Muradije Muriqi: I, a friend of mine, who is known, people probably know him, Sali Cacaj from Deçanit. He was together with the ones who initiated the Blood Feuds Reconciliation. And I really, back then, I mean, in the ‘90s, there was, there was an extraordinarily unpleasant condition for all Albanians. And I heard, but I didn’t quite know how it started, and he notified me, he said, “Dije, this and that, we have initiated, that’s a…” But it was still the beginning, you know. The blood I forgave, I mean, the blood I forgave, if I am not mistaken, was the fifth in the row that was forgiven in Kosovo, I mean, it was the very beginning and people still didn’t know what was going to happen next, will it be successful or not? Will it [the blood] be forgiven for that reason or for another reason?

But I liked it when I heard that young students who were political prisoners, Hava Shala, Myrvete Dreshaj and many others, whose names I don’t remember at the moment, maybe not…and I mean, they took the initiative of reconciling people. No, not to discuss why they killed, how they killed, why did they not kill, but to simply reconcile and make the blood feuds among Albanians disappear, especially ours, in Kosovo. And the initiative, their intention was good, it was pure, it was clean, and that’s how I understood it.

Because the greatest of the reconciliation was that once you forgave the blood, you had to go to the assassin, to the house of the assassin and shake their hand, I mean, this is what made me think twice, I mean, it’s something great. Something is really being achieved and will be successful because you could forgive your blood and that would be it. But no, the intention of the students was for the reconciliation to be clean and to come to its end there, and then and for it not to be continued in any way. So, this is what made it pure, without a certain interest of anyone, be it professors or students or the entire Council of Blood Feuds Reconciliation.

Erëmirë Krasniqi: Could you describe how the reconciliation of your case took place, who came, who mediated it?

Muradije Muriqi: My friend, whom I mentioned earlier, Sali Cacaj, he asked me, “Muradije, is there some reason, could we come to your family with some students, professors, to talk, it’s the region of Peja, it’s Rugova of Peja. You are a family of patriots, a family really known by everyone. Is there a possibility for us to come and start discussing?” I said, “You can come, but I am telling you here that this is done.” He remained speechless and was surprised because I was a sister of six brothers, then it’s not that I was of an age when I could take such big decisions. But he was surprised and notified the students who were engaged, you knew the main ones, the professors as well and they came to our house.

My mother, when I went inside, I told her, I said, “These people, these men have came to forgive father’s blood. I decided, but you are a mother, you are the pillar of this house, what do you say?” And she shed a tear right away and said, “Have you thought it well my daughter, what do you…what do you want to do? What do you want to do with the boys?” Because three of my brothers were abroad and three of them were here, but they weren’t there at the moment. I said, “If I am the daughter of …Isuf Rama and Lake Haxha, I believe that it’s not going to be a problem. And since they have initiated this in the name of Kosovo youth. In the name of the whole Albanian nation, I am sacrificing my father, after so many years, and I am ready to forgive.” Then my mother just extended her hand and hugged me, she said, “Qofsh faqe bardhë[9] my daughter, I feel good that you think this way. That you think for your brothers, for the whole family, there’s nothing else I have to say.”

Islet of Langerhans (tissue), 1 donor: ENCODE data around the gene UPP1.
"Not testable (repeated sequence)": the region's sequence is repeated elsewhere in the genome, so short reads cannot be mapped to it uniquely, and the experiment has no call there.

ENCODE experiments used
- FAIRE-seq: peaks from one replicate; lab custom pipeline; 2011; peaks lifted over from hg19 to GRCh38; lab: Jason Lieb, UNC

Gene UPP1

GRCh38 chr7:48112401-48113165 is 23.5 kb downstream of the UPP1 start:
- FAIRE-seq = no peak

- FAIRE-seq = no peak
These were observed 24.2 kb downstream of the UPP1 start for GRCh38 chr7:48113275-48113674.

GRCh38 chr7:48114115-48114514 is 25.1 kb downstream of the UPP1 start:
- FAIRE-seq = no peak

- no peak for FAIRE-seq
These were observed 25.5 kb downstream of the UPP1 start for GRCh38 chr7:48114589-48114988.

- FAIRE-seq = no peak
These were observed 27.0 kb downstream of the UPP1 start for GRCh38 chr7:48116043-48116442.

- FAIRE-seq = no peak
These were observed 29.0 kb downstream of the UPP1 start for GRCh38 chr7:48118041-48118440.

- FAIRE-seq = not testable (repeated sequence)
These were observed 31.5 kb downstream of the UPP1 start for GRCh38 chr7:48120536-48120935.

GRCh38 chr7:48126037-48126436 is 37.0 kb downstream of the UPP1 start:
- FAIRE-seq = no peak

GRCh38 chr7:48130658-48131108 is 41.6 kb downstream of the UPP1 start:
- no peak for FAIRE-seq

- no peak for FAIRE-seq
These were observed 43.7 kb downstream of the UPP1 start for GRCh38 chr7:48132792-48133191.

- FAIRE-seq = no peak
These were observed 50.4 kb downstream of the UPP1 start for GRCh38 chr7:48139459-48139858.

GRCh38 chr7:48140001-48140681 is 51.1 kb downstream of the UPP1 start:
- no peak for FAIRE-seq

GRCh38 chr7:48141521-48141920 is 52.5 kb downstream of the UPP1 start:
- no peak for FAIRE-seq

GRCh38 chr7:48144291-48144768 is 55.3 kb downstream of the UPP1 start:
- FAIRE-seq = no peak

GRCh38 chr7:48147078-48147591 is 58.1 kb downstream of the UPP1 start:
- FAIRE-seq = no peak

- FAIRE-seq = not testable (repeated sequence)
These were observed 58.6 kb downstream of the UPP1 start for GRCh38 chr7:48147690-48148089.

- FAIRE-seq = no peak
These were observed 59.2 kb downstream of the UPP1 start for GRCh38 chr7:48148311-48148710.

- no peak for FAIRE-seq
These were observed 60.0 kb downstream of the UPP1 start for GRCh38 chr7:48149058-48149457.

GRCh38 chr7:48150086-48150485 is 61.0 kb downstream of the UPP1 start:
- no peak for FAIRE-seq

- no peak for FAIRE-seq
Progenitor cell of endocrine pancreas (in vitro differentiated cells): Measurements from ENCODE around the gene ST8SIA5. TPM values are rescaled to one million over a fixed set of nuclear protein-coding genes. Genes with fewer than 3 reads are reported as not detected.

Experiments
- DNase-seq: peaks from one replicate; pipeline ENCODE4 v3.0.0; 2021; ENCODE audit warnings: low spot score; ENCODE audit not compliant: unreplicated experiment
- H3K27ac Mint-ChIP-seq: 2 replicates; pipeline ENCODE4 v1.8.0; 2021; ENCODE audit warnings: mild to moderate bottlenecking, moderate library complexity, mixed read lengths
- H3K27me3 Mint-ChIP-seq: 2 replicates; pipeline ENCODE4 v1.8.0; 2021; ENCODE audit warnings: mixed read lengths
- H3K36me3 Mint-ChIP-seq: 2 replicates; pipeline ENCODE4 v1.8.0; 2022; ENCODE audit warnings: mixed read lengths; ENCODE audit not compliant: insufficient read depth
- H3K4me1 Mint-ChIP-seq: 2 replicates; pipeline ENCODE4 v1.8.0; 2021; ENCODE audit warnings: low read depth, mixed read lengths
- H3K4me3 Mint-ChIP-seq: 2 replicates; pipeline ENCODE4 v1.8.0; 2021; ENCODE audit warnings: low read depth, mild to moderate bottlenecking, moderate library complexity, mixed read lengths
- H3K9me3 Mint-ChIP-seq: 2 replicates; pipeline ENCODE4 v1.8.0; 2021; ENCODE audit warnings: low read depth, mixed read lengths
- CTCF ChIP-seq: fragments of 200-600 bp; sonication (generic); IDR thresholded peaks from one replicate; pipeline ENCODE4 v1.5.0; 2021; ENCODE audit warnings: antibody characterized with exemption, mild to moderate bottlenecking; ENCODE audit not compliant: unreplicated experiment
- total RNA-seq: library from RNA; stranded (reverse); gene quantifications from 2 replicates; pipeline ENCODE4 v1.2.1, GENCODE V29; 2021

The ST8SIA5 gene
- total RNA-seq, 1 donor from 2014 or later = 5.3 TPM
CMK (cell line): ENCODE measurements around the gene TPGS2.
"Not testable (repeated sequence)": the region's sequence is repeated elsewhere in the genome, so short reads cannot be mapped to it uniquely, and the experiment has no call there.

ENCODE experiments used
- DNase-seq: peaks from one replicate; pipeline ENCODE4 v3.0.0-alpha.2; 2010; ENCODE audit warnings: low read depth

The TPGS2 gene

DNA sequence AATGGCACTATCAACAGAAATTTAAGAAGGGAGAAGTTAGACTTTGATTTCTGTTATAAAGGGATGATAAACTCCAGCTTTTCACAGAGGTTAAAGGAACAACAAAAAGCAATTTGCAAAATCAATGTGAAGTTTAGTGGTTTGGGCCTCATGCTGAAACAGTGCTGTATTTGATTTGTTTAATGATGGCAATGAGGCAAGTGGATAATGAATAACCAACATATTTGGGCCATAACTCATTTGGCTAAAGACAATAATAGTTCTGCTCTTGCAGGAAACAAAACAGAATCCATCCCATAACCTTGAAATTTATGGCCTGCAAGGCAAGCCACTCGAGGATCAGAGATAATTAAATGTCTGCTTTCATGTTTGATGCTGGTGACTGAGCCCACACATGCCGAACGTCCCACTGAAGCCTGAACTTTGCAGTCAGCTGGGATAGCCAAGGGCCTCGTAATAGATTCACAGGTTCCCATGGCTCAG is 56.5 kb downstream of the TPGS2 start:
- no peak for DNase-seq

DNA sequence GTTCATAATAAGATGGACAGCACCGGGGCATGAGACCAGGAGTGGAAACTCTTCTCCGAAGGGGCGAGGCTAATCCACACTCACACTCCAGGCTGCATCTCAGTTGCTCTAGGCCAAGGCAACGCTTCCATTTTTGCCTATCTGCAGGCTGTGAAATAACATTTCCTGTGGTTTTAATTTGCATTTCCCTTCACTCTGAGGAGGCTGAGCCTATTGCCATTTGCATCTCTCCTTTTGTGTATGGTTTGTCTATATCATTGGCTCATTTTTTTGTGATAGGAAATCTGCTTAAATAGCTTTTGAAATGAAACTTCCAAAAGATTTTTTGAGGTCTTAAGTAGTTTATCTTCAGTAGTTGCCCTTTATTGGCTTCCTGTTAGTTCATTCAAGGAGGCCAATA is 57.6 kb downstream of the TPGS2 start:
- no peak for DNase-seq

And I entered the room, around 20-30 students were sitting there. There were Anton Çetta,[10] Bajram Kelmendi,[11] Mark Krasniqi,[12] Zekerija Cana,[13] Ramiz Kelmendi,[14] the elite of the people and intellectuals, Fehmi Agani.[15] I might forget someone now, but I mean, it was the substance and the wealth, the knowledge of the whole…Kosovo, they were in our room that day. People who really deserve respect for initiating that thing and I entered and said, when Bajram Kelmendi started speaking, he wanted to start speaking in order to discuss how, how they started and what they think and to reconcile the blood. I said, “I feel so good that you have found the way to come to my family, and on behalf of my family, I forgive the blood of my fath…father, of course it’s not easy. But for the sake of what you have initiated the Action for, I forgive it.”

Then Bajram Kelmendi, peace be upon him, stood up and said, “I knew that you are the daughter of Isuf Rama, but I didn’t know you were such burrënore,”[16] he stood up and hugged us and started crying. All the professors who were there cried, because they knew that he was killed without any reason, his life was taken from him. And that second, I mean, once I forgave the blood, I asked them, “Is there a possibility for me to join the Reconciliation Movement because I feel a moral obligation towards my family, my parents?”

They approached me, and respected me in a special way when I was with them, you know, for two years in a row. Then, since I was working in Gjakova as an actress, I participated in the Council of Blood Feuds Reconciliation led by Din Mehmeti,[17] who is now deceased, Osman Hoxha, the doctor, then Zekerija [Cana]…Qamil Rexha, who is deceased, Bardhyl Çaushi,[18] who was a pillar, really, a person…such a pity that today we don’t know where he his, how, what happened to him, and many other professors who were together with us. Only in the municipality of Gjakova, in two years we managed to reconcile 101 blood feuds.